In light of all the criticism, it is almost unbelievable that Vogue unapologetically stuck with its original and truthfully inferior choice, instead of changing it.

A Vogue spokesman told The Guardian that the picture was chosen because it better “captured Vice President Harris’ authentic, approachable nature, which … is one of the hallmarks of the Biden/Harris administration.”

In response to the valid criticisms of the print cover, Vogue decided to print a separate special inaugural edition with the golden photo, as stated in a Jan.19 Twitter post, “In recognition of the enormous interest in the digital cover, and in celebration of this historic moment, we will be publishing a limited number of special edition inaugural issues.” 

Though Vogue’s intentions may have been sincere, its laughable execution only diminished the effectiveness of its issue.

As the first woman to ever be elected the second highest position of the United States, Harris should have instead been portrayed with her more formal photo in a powerful and respectable manner. By reducing her to nothing more than an ordinary person, Vogue ignores all the glass ceilings she shattered throughout her career.”

As much as America appreciates seeing politicians depicted as “normal people like them,” Harris’ victory is anything but normal; it is historic.

As the first woman to ever be elected the second highest position of the United States, Harris should have instead been portrayed with her more formal photo in a powerful and respectable manner. By reducing her to nothing more than an ordinary person, Vogue ignores all the glass ceilings she shattered throughout her career.

Vogue editors should have taken advantage of this opportunity to showcase our first female VP and the fact that they did not is solely the fault of the editor-in-chief, Anna Wintour.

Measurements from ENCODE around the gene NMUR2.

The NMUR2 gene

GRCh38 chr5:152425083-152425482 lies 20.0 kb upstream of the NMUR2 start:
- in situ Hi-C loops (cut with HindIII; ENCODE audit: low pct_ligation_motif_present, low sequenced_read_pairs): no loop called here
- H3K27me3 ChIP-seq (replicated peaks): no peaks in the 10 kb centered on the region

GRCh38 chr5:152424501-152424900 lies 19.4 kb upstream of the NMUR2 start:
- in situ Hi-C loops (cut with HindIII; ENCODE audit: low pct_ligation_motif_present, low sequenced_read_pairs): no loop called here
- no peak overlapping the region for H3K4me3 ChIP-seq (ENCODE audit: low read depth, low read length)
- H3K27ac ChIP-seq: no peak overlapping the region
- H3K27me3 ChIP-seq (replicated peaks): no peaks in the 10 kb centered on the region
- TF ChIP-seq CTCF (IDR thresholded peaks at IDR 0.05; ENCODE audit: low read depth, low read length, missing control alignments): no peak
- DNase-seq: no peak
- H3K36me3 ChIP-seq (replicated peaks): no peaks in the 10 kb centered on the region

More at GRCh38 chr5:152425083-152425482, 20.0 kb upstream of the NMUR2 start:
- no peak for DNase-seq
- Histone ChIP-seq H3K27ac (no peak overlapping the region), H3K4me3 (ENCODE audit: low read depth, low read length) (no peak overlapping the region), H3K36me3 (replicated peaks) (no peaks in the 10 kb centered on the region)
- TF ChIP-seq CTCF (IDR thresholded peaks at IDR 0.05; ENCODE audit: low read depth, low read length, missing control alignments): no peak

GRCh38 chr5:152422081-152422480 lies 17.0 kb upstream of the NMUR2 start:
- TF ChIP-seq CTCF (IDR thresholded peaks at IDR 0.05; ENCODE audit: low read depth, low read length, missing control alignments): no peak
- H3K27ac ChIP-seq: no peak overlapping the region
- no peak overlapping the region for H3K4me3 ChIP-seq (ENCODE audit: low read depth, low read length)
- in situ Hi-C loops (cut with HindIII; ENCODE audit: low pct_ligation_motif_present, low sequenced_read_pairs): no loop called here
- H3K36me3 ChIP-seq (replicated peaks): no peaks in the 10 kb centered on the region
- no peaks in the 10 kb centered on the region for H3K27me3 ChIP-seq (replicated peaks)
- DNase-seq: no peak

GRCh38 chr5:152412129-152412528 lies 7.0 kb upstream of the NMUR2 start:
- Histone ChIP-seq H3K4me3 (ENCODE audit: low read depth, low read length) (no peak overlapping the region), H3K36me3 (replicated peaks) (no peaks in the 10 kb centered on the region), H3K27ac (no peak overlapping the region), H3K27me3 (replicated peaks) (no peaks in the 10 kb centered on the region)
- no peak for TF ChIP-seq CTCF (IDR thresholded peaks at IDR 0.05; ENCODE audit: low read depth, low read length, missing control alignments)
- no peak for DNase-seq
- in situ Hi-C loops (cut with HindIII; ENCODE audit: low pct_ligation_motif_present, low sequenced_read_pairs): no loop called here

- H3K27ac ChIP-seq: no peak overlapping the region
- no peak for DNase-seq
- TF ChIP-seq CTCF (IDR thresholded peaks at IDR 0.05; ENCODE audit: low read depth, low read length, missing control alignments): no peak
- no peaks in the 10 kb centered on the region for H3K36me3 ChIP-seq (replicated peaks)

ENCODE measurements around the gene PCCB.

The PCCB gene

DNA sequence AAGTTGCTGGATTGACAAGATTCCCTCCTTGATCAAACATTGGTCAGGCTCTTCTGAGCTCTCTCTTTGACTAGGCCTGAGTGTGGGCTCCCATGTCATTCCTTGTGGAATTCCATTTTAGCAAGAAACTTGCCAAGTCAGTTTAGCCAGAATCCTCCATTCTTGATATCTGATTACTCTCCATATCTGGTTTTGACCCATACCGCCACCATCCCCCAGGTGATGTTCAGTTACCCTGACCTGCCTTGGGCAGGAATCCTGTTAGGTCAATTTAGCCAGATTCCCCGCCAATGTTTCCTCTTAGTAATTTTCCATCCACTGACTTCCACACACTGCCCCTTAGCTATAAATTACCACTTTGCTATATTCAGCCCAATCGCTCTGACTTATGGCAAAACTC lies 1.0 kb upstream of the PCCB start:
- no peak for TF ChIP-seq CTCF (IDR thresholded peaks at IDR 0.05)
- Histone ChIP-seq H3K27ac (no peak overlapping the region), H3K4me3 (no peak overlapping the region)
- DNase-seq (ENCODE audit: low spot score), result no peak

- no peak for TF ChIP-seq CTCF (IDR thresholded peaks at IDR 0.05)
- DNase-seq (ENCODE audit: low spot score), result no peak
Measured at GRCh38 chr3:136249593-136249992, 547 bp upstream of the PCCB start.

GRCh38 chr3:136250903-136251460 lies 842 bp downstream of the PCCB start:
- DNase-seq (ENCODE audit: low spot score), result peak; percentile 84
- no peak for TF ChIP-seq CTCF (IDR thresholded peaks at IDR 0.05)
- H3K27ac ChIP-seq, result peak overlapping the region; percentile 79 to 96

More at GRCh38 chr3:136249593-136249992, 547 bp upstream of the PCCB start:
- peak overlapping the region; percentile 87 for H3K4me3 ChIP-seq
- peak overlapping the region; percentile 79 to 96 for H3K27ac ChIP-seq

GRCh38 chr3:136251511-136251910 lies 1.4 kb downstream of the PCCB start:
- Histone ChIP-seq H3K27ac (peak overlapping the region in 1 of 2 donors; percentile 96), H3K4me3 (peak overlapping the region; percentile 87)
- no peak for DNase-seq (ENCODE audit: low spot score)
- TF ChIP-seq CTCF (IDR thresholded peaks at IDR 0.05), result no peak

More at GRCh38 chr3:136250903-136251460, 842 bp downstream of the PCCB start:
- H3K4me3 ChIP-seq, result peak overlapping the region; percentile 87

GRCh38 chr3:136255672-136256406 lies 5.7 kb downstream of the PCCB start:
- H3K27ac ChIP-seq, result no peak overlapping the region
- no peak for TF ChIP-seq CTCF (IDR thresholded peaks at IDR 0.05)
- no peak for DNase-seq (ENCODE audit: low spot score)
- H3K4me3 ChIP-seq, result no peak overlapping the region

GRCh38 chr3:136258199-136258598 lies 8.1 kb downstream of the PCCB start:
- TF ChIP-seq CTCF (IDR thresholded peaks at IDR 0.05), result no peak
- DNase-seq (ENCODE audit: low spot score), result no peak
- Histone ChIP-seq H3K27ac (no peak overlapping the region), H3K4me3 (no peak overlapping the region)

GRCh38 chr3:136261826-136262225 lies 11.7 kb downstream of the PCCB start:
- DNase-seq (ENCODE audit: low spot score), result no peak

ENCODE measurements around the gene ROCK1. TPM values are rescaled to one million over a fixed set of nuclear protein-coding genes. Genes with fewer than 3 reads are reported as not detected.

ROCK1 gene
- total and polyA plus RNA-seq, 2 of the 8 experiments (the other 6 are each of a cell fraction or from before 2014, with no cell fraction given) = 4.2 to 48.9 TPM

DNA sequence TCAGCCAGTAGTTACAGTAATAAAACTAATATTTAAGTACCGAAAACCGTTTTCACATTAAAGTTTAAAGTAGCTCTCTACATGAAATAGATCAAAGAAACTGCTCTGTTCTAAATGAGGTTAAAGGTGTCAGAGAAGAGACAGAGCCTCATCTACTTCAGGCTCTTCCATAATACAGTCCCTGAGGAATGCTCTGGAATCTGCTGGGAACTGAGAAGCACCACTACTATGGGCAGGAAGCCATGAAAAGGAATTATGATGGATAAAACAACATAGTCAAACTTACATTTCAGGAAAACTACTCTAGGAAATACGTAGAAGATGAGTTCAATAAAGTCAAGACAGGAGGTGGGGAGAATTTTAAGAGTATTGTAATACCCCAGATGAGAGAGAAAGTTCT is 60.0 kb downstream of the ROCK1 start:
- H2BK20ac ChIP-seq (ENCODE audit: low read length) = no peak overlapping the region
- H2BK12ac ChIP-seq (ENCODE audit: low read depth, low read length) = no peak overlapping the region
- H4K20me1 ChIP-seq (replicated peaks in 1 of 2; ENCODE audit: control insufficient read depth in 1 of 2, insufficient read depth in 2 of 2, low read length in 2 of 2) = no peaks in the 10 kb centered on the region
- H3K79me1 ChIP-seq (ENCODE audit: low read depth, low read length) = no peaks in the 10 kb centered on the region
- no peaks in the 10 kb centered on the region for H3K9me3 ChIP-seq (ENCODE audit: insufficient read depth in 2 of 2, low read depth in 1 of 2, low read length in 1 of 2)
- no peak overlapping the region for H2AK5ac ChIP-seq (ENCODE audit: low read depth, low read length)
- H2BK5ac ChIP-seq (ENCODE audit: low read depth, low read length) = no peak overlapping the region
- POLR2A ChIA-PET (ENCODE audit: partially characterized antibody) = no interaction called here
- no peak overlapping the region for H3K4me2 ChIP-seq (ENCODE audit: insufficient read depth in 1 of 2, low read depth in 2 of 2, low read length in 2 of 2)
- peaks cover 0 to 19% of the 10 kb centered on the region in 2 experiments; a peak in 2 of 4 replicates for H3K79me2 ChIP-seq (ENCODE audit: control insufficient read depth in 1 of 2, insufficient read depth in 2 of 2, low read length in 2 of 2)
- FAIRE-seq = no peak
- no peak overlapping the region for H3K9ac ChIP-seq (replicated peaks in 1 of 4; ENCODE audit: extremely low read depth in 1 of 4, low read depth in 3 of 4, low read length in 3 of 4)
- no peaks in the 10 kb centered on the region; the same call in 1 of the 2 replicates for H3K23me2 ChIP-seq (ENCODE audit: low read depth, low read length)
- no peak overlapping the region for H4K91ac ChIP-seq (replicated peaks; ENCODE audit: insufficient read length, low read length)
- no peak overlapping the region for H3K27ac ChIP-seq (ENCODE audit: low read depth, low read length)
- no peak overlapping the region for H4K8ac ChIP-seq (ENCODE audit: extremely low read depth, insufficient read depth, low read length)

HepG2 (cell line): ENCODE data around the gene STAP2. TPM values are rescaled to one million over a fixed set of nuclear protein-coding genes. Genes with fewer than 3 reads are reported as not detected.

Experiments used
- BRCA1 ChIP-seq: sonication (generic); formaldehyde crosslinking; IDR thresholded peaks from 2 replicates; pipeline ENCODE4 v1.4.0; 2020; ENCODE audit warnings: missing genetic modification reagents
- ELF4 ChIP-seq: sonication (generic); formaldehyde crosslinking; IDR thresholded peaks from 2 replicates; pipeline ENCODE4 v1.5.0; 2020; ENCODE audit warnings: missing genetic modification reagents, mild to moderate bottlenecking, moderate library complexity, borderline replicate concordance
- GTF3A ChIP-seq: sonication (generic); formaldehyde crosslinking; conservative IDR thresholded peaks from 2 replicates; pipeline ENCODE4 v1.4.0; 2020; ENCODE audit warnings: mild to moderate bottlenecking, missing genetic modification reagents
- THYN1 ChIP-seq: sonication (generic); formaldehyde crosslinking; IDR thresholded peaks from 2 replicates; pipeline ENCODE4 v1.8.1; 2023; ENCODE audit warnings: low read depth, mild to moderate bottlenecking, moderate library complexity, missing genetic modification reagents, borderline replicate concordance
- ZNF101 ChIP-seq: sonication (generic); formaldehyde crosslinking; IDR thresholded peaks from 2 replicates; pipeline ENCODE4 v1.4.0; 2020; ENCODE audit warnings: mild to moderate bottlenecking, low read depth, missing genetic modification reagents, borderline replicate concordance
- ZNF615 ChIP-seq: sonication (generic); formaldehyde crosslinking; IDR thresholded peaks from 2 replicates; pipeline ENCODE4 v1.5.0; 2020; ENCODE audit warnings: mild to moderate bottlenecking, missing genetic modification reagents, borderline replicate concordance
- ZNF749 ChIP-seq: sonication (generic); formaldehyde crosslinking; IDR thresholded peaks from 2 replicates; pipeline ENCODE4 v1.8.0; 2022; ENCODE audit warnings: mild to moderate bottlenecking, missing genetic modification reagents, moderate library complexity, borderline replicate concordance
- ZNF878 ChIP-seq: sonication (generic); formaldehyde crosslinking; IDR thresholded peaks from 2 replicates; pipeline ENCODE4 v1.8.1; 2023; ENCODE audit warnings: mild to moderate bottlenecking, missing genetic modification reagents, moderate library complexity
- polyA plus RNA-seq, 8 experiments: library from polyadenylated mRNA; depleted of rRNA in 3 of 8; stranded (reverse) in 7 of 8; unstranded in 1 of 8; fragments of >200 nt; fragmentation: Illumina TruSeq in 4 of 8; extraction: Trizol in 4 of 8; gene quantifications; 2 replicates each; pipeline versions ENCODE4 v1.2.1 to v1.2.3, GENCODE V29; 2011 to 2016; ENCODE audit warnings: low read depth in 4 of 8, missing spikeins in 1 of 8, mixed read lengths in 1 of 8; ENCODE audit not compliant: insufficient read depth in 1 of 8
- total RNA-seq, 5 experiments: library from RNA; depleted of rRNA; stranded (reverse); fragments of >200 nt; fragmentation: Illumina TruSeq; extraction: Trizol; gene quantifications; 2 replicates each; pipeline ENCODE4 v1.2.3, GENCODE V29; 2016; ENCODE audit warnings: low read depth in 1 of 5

According to a New York Times news article published on Dec.15, 2020, Wintour has been accused of sidelining ethnically diverse photographers and running offensive stories; this is not the first time Wintour has inadvertently silenced minorities. Although it should be noted that Tyler Mitchell, the first Black Vogue photographer to shoot a cover photo, shot Harris’ cover photos.

As the only person who could make or reverse such an important decision, Wintour should have recognized the transparent fallbacks of her actions. Instead, her ignorance and disinterest caused serious harm to any Americans who support Harris and the progress her election has made.

Harris’ accomplishments inspire women, minorities and disenfranchised people all over the country — people symbolically honored with our vice president-elect’s appearance on the magazine’s cover. However, Vogue’s incompetence ruins this noble goal.

Ultimately, Vogue made the right decision in publishing the special editions with the cover agreed by both the Vogue editorial board and Harris’ campaign. 

In the future, publications should be more aware of the implications of not putting in adequate effort, especially when featuring minorities who have rarely been represented in media.